Catholicism was the form of Christian tradition in England until Henry VIII fell out with the Pope. From that point on a turbulent history began for any professing the Roman Catholic way as the true way. Until the Catholic Emancipation Act of 1829 in it was illegal to be a Roman Catholic although many had continued to practice their faith resulting in confiscation of land and property and much persicution. Even after the Act Roman Catholics were not able to sit university exams or hold office in one. For this reason there will be virtually no records of any buildings or people connected to Roman Catholicism, in the conventional manner of registers and minutes of meetings.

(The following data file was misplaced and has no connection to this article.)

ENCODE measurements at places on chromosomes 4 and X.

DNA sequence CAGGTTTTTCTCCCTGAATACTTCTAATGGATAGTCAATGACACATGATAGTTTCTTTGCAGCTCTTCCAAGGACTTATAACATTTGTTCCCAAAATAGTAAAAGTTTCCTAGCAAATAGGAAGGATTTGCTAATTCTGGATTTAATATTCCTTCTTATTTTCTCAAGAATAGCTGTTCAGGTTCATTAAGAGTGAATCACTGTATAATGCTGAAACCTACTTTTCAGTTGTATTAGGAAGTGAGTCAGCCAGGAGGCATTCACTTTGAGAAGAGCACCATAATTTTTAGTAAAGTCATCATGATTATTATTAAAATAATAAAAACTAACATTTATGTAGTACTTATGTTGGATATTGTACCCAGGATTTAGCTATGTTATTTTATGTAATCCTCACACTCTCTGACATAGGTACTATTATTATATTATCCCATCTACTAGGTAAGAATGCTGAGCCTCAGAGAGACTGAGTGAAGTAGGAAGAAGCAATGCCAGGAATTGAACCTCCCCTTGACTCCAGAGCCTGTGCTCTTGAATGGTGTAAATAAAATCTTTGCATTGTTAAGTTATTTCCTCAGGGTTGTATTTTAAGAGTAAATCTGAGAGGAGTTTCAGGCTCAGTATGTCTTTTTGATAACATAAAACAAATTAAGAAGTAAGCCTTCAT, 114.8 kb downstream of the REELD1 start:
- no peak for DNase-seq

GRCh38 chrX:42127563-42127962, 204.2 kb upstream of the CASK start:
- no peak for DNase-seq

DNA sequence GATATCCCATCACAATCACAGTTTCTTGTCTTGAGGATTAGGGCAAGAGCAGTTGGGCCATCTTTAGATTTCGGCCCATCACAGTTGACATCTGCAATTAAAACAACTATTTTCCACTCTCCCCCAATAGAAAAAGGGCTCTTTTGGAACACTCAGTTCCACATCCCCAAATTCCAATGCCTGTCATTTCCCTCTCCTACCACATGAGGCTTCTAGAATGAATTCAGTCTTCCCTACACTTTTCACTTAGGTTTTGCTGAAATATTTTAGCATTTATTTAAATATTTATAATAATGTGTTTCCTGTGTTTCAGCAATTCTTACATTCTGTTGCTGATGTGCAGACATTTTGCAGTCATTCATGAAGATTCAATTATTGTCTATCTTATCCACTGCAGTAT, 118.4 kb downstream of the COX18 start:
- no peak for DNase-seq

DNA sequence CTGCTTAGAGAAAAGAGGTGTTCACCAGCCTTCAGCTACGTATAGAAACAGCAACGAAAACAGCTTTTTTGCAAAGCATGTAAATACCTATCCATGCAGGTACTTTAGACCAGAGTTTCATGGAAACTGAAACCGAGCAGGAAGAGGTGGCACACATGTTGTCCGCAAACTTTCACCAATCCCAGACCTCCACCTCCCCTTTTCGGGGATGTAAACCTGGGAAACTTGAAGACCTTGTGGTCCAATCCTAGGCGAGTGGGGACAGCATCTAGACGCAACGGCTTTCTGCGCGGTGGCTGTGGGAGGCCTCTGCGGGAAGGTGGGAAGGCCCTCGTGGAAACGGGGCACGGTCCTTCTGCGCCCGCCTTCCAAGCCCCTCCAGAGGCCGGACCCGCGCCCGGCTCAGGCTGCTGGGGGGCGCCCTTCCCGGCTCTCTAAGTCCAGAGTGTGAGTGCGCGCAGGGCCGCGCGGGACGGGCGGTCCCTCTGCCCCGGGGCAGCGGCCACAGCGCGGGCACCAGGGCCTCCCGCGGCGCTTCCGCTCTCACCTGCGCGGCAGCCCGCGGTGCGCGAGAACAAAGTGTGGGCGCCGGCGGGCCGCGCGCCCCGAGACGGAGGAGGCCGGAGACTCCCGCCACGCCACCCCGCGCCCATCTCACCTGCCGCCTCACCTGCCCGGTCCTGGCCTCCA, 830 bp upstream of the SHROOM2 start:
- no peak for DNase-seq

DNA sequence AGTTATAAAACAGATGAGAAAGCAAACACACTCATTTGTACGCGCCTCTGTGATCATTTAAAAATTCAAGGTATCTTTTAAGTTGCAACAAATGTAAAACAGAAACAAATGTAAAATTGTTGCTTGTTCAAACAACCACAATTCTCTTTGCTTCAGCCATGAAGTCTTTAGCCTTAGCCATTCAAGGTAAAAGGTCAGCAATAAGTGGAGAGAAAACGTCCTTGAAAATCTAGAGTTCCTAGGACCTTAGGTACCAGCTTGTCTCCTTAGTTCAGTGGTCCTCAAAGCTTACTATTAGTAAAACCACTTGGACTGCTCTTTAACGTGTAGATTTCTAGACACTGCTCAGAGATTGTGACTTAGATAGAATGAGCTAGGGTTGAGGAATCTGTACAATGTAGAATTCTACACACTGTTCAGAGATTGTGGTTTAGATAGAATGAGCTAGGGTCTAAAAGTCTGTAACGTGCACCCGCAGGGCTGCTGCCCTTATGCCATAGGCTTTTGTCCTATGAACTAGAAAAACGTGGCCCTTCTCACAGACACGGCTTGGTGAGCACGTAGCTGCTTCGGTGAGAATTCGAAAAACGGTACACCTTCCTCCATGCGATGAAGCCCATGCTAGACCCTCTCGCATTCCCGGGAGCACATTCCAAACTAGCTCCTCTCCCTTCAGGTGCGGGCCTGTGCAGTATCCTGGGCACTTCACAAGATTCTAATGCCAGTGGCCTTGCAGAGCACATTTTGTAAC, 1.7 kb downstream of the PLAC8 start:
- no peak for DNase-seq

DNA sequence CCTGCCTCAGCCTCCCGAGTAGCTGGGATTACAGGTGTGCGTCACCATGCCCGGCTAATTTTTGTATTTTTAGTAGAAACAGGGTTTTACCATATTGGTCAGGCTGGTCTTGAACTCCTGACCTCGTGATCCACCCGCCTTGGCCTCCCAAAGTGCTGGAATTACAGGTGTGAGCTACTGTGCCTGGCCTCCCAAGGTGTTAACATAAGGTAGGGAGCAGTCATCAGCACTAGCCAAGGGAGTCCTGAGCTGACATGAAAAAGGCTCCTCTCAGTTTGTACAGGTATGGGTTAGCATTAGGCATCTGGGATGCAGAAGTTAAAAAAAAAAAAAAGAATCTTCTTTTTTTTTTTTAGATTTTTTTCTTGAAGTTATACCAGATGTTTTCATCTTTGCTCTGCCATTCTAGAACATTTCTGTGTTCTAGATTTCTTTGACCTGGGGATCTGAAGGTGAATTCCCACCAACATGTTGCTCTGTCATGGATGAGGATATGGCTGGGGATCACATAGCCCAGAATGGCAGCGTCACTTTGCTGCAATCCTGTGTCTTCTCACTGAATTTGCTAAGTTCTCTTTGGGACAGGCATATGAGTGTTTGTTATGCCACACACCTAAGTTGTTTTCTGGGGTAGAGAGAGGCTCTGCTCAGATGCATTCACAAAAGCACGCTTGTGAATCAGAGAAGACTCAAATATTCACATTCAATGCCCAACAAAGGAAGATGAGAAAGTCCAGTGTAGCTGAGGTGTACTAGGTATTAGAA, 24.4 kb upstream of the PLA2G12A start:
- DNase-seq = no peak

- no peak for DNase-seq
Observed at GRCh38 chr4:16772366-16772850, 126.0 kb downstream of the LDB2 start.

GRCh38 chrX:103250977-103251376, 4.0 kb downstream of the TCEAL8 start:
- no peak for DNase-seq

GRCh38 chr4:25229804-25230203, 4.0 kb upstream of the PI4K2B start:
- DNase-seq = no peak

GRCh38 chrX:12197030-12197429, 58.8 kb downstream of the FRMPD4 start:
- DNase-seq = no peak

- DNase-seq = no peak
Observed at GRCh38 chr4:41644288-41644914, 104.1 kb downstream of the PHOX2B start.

It was thought that there was no Catholic tradition in Tetbury but research undertaken by Father Breen, the Archivist of the Fransalians, makes reference to a notebook of Father Larive who lists his Tetbury parishioners and the work being done in the town. This can be read in fullhere.
The return of any form of Roman Catholic worship in Tetbury didn't happen until 1935 when the Salesians based at Malmesbury opened a branch house, with a chapel, at a house in Silver Street. A separate parish for Tetbury was founded in the following year, and in 1942 the former Baptist chapel at the Green was opened as St. Michael's Catholic church.
The following year the church was registered for solemnising marriages.
The chuch webpages have a very good history available as well as the list of priests from 1941 to the present day. An obituary for Msg. W.Mitchell who died in 2008 can be found here.
'Commodious premises' in Silver Street, known as York House were bought by the RC Authorities with a view to establishing a church in the town, although it was expected that the scheme would take some time. York House had previously been used as a private school